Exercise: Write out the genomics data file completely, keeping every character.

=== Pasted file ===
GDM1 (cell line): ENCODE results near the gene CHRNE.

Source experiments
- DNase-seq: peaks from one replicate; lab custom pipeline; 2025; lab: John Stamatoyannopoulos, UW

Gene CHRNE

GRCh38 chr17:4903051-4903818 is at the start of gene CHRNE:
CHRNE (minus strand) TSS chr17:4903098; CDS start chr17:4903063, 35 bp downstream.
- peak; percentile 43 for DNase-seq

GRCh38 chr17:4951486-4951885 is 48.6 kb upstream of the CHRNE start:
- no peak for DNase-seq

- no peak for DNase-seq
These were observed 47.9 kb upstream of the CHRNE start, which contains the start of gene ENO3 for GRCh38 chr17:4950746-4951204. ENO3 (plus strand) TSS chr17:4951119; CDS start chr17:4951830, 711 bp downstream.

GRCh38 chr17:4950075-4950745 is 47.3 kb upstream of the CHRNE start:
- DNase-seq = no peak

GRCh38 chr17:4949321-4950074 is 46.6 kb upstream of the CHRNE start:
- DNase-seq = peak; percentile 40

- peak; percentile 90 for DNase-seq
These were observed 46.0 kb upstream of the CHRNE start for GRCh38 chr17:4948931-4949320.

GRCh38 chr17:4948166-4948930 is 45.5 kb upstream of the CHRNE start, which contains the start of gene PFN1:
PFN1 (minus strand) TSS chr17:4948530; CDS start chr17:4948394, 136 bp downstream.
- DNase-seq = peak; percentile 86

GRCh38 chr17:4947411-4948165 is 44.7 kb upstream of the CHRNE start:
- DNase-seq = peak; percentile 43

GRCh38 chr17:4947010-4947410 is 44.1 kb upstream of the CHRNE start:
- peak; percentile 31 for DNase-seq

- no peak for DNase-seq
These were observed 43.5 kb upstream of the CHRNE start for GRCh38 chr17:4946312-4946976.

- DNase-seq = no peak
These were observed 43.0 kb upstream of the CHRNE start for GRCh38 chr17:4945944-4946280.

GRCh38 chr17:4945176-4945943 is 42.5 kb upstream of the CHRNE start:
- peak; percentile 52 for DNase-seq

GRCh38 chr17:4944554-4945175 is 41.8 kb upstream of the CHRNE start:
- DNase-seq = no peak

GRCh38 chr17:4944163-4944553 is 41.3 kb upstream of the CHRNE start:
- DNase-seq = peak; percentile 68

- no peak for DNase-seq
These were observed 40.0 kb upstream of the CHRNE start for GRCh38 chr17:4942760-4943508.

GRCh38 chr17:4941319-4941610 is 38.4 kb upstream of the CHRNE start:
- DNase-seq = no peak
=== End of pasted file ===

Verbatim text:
GDM1 (cell line): ENCODE results near the gene CHRNE.

Source experiments
- DNase-seq: peaks from one replicate; lab custom pipeline; 2025; lab: John Stamatoyannopoulos, UW

Gene CHRNE

GRCh38 chr17:4903051-4903818 is at the start of gene CHRNE:
CHRNE (minus strand) TSS chr17:4903098; CDS start chr17:4903063, 35 bp downstream.
- peak; percentile 43 for DNase-seq

GRCh38 chr17:4951486-4951885 is 48.6 kb upstream of the CHRNE start:
- no peak for DNase-seq

- no peak for DNase-seq
These were observed 47.9 kb upstream of the CHRNE start, which contains the start of gene ENO3 for GRCh38 chr17:4950746-4951204. ENO3 (plus strand) TSS chr17:4951119; CDS start chr17:4951830, 711 bp downstream.

GRCh38 chr17:4950075-4950745 is 47.3 kb upstream of the CHRNE start:
- DNase-seq = no peak

GRCh38 chr17:4949321-4950074 is 46.6 kb upstream of the CHRNE start:
- DNase-seq = peak; percentile 40

- peak; percentile 90 for DNase-seq
These were observed 46.0 kb upstream of the CHRNE start for GRCh38 chr17:4948931-4949320.

GRCh38 chr17:4948166-4948930 is 45.5 kb upstream of the CHRNE start, which contains the start of gene PFN1:
PFN1 (minus strand) TSS chr17:4948530; CDS start chr17:4948394, 136 bp downstream.
- DNase-seq = peak; percentile 86

GRCh38 chr17:4947411-4948165 is 44.7 kb upstream of the CHRNE start:
- DNase-seq = peak; percentile 43

GRCh38 chr17:4947010-4947410 is 44.1 kb upstream of the CHRNE start:
- peak; percentile 31 for DNase-seq

- no peak for DNase-seq
These were observed 43.5 kb upstream of the CHRNE start for GRCh38 chr17:4946312-4946976.

- DNase-seq = no peak
These were observed 43.0 kb upstream of the CHRNE start for GRCh38 chr17:4945944-4946280.

GRCh38 chr17:4945176-4945943 is 42.5 kb upstream of the CHRNE start:
- peak; percentile 52 for DNase-seq

GRCh38 chr17:4944554-4945175 is 41.8 kb upstream of the CHRNE start:
- DNase-seq = no peak

GRCh38 chr17:4944163-4944553 is 41.3 kb upstream of the CHRNE start:
- DNase-seq = peak; percentile 68

- no peak for DNase-seq
These were observed 40.0 kb upstream of the CHRNE start for GRCh38 chr17:4942760-4943508.

GRCh38 chr17:4941319-4941610 is 38.4 kb upstream of the CHRNE start:
- DNase-seq = no peak